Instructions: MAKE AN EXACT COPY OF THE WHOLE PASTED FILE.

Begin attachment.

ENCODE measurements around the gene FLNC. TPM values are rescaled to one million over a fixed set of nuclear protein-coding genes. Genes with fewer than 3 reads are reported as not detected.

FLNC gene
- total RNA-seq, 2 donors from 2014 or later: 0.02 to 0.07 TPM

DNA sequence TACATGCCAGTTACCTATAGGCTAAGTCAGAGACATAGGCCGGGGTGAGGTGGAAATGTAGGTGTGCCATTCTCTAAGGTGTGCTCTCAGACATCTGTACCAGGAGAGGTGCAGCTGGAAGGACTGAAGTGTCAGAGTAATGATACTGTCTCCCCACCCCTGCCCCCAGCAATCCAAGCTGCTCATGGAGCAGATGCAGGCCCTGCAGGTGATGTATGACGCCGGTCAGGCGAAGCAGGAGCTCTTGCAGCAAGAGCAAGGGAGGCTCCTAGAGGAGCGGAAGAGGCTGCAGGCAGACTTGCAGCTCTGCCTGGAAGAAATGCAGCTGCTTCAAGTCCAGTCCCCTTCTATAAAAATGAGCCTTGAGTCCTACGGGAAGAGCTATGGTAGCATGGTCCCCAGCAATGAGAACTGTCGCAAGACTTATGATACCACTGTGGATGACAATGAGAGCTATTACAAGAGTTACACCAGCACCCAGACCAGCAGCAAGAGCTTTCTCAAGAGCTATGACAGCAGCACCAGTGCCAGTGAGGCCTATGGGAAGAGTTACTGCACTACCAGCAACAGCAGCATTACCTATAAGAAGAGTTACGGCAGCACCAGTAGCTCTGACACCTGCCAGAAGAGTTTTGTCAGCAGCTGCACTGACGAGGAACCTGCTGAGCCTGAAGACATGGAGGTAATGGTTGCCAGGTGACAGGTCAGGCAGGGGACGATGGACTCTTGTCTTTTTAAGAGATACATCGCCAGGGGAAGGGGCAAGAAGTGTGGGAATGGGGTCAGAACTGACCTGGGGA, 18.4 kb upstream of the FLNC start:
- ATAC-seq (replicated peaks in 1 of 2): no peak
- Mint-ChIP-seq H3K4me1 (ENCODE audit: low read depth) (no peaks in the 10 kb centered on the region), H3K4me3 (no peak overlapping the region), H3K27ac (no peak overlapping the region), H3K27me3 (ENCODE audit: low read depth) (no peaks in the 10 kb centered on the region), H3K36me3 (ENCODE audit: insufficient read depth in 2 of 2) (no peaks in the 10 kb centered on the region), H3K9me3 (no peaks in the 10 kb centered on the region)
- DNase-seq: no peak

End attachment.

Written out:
ENCODE measurements around the gene FLNC. TPM values are rescaled to one million over a fixed set of nuclear protein-coding genes. Genes with fewer than 3 reads are reported as not detected.

FLNC gene
- total RNA-seq, 2 donors from 2014 or later: 0.02 to 0.07 TPM

DNA sequence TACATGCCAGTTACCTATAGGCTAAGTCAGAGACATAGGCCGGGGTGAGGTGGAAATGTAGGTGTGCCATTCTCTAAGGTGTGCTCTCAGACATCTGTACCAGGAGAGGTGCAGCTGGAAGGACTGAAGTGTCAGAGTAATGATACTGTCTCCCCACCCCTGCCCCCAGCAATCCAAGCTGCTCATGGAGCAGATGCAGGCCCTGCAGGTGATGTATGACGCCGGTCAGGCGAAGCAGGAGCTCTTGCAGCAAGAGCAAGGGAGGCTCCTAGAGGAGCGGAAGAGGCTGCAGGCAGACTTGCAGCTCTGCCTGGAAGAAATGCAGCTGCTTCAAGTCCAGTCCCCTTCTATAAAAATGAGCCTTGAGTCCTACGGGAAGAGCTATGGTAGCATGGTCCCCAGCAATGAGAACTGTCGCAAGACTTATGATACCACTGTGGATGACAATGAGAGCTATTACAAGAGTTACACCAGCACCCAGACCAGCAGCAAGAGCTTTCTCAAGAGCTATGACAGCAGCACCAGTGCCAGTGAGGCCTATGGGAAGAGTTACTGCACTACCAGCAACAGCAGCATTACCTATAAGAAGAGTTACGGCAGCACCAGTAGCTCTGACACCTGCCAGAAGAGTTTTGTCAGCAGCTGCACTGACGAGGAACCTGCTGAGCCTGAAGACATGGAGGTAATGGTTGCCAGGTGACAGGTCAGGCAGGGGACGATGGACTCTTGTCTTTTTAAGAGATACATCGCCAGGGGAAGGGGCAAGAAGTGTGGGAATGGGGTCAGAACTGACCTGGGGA, 18.4 kb upstream of the FLNC start:
- ATAC-seq (replicated peaks in 1 of 2): no peak
- Mint-ChIP-seq H3K4me1 (ENCODE audit: low read depth) (no peaks in the 10 kb centered on the region), H3K4me3 (no peak overlapping the region), H3K27ac (no peak overlapping the region), H3K27me3 (ENCODE audit: low read depth) (no peaks in the 10 kb centered on the region), H3K36me3 (ENCODE audit: insufficient read depth in 2 of 2) (no peaks in the 10 kb centered on the region), H3K9me3 (no peaks in the 10 kb centered on the region)
- DNase-seq: no peak